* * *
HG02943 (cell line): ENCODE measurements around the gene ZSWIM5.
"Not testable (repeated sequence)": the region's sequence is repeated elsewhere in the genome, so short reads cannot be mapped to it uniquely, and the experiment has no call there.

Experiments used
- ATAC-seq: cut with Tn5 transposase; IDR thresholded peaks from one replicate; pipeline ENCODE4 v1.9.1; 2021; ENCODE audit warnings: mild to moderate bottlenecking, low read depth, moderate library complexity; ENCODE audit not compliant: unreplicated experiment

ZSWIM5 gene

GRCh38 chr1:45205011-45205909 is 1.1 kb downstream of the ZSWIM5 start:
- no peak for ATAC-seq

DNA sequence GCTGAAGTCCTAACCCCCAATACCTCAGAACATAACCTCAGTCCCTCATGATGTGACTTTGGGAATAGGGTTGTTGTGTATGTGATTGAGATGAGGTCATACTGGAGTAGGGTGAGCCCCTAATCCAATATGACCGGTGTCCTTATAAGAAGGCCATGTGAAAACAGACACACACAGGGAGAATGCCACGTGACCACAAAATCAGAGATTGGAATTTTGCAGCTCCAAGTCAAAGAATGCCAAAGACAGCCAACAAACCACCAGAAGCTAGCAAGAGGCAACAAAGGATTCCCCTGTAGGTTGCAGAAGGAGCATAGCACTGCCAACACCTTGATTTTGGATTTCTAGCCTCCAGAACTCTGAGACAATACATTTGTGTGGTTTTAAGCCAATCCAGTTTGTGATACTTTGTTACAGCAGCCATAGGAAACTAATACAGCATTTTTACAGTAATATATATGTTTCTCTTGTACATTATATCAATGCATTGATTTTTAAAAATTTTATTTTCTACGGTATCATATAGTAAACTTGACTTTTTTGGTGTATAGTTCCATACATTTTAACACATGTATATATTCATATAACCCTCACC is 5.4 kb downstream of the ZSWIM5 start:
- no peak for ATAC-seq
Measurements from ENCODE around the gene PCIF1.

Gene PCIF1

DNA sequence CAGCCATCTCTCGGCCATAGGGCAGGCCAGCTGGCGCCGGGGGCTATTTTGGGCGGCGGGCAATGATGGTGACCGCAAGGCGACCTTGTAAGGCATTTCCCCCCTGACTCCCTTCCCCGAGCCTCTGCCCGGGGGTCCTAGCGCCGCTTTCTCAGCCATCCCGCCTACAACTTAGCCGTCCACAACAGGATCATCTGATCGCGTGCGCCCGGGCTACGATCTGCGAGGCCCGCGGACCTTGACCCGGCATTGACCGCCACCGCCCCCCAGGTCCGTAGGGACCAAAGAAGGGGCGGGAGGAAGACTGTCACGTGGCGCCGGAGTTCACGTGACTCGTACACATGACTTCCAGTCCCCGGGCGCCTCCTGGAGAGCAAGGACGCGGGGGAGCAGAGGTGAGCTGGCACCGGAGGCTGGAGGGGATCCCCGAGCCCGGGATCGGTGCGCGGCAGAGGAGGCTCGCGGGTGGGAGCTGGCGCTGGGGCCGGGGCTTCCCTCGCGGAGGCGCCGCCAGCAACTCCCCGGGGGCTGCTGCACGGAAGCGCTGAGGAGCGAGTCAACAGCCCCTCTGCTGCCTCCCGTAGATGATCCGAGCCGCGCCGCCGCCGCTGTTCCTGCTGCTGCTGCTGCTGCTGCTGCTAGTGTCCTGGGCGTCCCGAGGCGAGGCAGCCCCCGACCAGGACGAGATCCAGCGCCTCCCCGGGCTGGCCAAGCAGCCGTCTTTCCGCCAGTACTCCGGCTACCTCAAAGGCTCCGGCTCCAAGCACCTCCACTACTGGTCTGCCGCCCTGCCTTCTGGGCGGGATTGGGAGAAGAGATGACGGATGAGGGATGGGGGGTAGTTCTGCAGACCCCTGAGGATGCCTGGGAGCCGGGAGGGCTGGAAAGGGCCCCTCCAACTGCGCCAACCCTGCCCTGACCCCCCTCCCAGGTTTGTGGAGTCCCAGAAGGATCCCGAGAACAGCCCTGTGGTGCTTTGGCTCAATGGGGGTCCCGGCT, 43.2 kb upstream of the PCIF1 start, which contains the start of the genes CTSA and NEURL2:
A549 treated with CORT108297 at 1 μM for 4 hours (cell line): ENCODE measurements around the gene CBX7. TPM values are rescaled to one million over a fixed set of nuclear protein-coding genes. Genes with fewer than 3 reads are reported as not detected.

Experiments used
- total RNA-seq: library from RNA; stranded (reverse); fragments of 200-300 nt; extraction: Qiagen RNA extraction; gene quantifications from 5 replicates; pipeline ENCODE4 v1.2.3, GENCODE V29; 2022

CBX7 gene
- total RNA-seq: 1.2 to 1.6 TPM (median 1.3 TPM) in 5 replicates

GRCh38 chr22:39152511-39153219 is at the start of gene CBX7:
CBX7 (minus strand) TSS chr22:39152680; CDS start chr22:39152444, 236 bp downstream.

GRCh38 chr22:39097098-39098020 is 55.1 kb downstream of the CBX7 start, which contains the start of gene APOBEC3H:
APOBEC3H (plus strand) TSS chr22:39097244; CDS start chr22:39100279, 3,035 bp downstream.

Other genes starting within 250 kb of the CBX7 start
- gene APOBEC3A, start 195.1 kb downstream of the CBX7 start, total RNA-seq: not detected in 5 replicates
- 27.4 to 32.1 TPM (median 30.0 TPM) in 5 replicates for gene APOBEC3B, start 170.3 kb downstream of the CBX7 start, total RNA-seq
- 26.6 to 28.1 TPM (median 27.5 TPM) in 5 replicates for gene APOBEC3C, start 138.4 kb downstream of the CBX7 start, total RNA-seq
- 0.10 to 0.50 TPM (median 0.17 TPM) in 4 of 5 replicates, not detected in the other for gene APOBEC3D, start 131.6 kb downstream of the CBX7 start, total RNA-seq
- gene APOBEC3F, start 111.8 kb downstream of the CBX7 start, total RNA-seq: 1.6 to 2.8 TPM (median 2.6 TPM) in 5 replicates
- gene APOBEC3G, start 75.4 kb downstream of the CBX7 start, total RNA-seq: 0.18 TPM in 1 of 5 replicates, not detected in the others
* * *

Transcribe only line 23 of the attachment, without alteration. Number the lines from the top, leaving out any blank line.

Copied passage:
- gene APOBEC3A, start 195.1 kb downstream of the CBX7 start, total RNA-seq: not detected in 5 replicates